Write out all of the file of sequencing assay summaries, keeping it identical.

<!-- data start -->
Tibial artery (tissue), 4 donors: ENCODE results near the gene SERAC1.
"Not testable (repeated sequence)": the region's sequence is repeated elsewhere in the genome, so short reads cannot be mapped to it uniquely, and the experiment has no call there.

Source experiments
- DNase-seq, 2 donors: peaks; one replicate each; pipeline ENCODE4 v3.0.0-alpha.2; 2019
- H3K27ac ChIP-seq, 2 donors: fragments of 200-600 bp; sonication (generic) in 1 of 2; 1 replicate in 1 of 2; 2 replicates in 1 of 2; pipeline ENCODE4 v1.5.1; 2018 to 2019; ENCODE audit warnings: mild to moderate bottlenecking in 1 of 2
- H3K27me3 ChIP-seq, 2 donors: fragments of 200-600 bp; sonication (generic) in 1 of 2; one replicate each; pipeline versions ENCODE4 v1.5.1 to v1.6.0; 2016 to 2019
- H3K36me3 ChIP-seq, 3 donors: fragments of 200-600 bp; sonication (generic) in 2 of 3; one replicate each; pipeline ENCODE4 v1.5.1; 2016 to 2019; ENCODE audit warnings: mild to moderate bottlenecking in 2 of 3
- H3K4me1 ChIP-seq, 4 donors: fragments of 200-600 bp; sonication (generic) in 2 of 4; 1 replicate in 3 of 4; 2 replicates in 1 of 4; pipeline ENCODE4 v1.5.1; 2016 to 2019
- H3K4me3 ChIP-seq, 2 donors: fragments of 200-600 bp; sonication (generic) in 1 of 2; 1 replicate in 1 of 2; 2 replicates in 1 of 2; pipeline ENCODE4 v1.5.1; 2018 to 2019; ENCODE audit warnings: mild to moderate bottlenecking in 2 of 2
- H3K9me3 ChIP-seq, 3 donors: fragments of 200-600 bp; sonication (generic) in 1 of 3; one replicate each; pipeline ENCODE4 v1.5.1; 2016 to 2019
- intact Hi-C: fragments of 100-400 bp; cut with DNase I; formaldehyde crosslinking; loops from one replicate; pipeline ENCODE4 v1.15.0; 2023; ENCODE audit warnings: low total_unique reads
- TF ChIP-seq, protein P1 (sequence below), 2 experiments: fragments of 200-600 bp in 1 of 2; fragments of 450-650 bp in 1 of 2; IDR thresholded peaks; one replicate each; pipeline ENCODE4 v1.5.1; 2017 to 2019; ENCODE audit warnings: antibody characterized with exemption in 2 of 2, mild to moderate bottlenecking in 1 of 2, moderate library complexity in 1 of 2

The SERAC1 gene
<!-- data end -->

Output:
Tibial artery (tissue), 4 donors: ENCODE results near the gene SERAC1.
"Not testable (repeated sequence)": the region's sequence is repeated elsewhere in the genome, so short reads cannot be mapped to it uniquely, and the experiment has no call there.

Source experiments
- DNase-seq, 2 donors: peaks; one replicate each; pipeline ENCODE4 v3.0.0-alpha.2; 2019
- H3K27ac ChIP-seq, 2 donors: fragments of 200-600 bp; sonication (generic) in 1 of 2; 1 replicate in 1 of 2; 2 replicates in 1 of 2; pipeline ENCODE4 v1.5.1; 2018 to 2019; ENCODE audit warnings: mild to moderate bottlenecking in 1 of 2
- H3K27me3 ChIP-seq, 2 donors: fragments of 200-600 bp; sonication (generic) in 1 of 2; one replicate each; pipeline versions ENCODE4 v1.5.1 to v1.6.0; 2016 to 2019
- H3K36me3 ChIP-seq, 3 donors: fragments of 200-600 bp; sonication (generic) in 2 of 3; one replicate each; pipeline ENCODE4 v1.5.1; 2016 to 2019; ENCODE audit warnings: mild to moderate bottlenecking in 2 of 3
- H3K4me1 ChIP-seq, 4 donors: fragments of 200-600 bp; sonication (generic) in 2 of 4; 1 replicate in 3 of 4; 2 replicates in 1 of 4; pipeline ENCODE4 v1.5.1; 2016 to 2019
- H3K4me3 ChIP-seq, 2 donors: fragments of 200-600 bp; sonication (generic) in 1 of 2; 1 replicate in 1 of 2; 2 replicates in 1 of 2; pipeline ENCODE4 v1.5.1; 2018 to 2019; ENCODE audit warnings: mild to moderate bottlenecking in 2 of 2
- H3K9me3 ChIP-seq, 3 donors: fragments of 200-600 bp; sonication (generic) in 1 of 3; one replicate each; pipeline ENCODE4 v1.5.1; 2016 to 2019
- intact Hi-C: fragments of 100-400 bp; cut with DNase I; formaldehyde crosslinking; loops from one replicate; pipeline ENCODE4 v1.15.0; 2023; ENCODE audit warnings: low total_unique reads
- TF ChIP-seq, protein P1 (sequence below), 2 experiments: fragments of 200-600 bp in 1 of 2; fragments of 450-650 bp in 1 of 2; IDR thresholded peaks; one replicate each; pipeline ENCODE4 v1.5.1; 2017 to 2019; ENCODE audit warnings: antibody characterized with exemption in 2 of 2, mild to moderate bottlenecking in 1 of 2, moderate library complexity in 1 of 2

The SERAC1 gene